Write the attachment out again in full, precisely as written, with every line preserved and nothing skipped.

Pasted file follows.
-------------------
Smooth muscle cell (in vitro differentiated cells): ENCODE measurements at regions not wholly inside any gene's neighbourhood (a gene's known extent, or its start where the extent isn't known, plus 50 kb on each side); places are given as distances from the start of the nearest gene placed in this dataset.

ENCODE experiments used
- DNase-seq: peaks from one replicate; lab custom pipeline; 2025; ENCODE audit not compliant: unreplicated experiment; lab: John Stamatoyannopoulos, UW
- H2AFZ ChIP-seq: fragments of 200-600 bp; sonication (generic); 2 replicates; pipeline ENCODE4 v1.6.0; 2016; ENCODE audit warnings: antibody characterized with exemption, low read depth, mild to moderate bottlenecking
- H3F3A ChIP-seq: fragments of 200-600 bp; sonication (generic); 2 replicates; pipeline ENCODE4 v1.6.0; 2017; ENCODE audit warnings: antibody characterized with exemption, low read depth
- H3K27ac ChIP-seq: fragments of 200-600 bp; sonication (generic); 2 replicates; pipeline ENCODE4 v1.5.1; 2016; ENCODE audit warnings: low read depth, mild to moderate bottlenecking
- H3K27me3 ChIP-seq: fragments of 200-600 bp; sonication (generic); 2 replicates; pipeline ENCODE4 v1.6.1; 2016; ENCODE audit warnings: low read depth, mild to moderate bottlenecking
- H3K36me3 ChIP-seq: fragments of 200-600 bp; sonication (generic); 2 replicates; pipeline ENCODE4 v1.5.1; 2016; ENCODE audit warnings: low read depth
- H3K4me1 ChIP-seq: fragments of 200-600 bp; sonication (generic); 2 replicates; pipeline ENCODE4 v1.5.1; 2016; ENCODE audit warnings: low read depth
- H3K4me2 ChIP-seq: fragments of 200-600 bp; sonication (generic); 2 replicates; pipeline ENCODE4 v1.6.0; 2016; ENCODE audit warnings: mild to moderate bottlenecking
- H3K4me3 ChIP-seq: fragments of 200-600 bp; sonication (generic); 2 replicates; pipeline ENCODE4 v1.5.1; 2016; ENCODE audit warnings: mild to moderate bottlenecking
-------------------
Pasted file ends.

Smooth muscle cell (in vitro differentiated cells): ENCODE measurements at regions not wholly inside any gene's neighbourhood (a gene's known extent, or its start where the extent isn't known, plus 50 kb on each side); places are given as distances from the start of the nearest gene placed in this dataset.

ENCODE experiments used
- DNase-seq: peaks from one replicate; lab custom pipeline; 2025; ENCODE audit not compliant: unreplicated experiment; lab: John Stamatoyannopoulos, UW
- H2AFZ ChIP-seq: fragments of 200-600 bp; sonication (generic); 2 replicates; pipeline ENCODE4 v1.6.0; 2016; ENCODE audit warnings: antibody characterized with exemption, low read depth, mild to moderate bottlenecking
- H3F3A ChIP-seq: fragments of 200-600 bp; sonication (generic); 2 replicates; pipeline ENCODE4 v1.6.0; 2017; ENCODE audit warnings: antibody characterized with exemption, low read depth
- H3K27ac ChIP-seq: fragments of 200-600 bp; sonication (generic); 2 replicates; pipeline ENCODE4 v1.5.1; 2016; ENCODE audit warnings: low read depth, mild to moderate bottlenecking
- H3K27me3 ChIP-seq: fragments of 200-600 bp; sonication (generic); 2 replicates; pipeline ENCODE4 v1.6.1; 2016; ENCODE audit warnings: low read depth, mild to moderate bottlenecking
- H3K36me3 ChIP-seq: fragments of 200-600 bp; sonication (generic); 2 replicates; pipeline ENCODE4 v1.5.1; 2016; ENCODE audit warnings: low read depth
- H3K4me1 ChIP-seq: fragments of 200-600 bp; sonication (generic); 2 replicates; pipeline ENCODE4 v1.5.1; 2016; ENCODE audit warnings: low read depth
- H3K4me2 ChIP-seq: fragments of 200-600 bp; sonication (generic); 2 replicates; pipeline ENCODE4 v1.6.0; 2016; ENCODE audit warnings: mild to moderate bottlenecking
- H3K4me3 ChIP-seq: fragments of 200-600 bp; sonication (generic); 2 replicates; pipeline ENCODE4 v1.5.1; 2016; ENCODE audit warnings: mild to moderate bottlenecking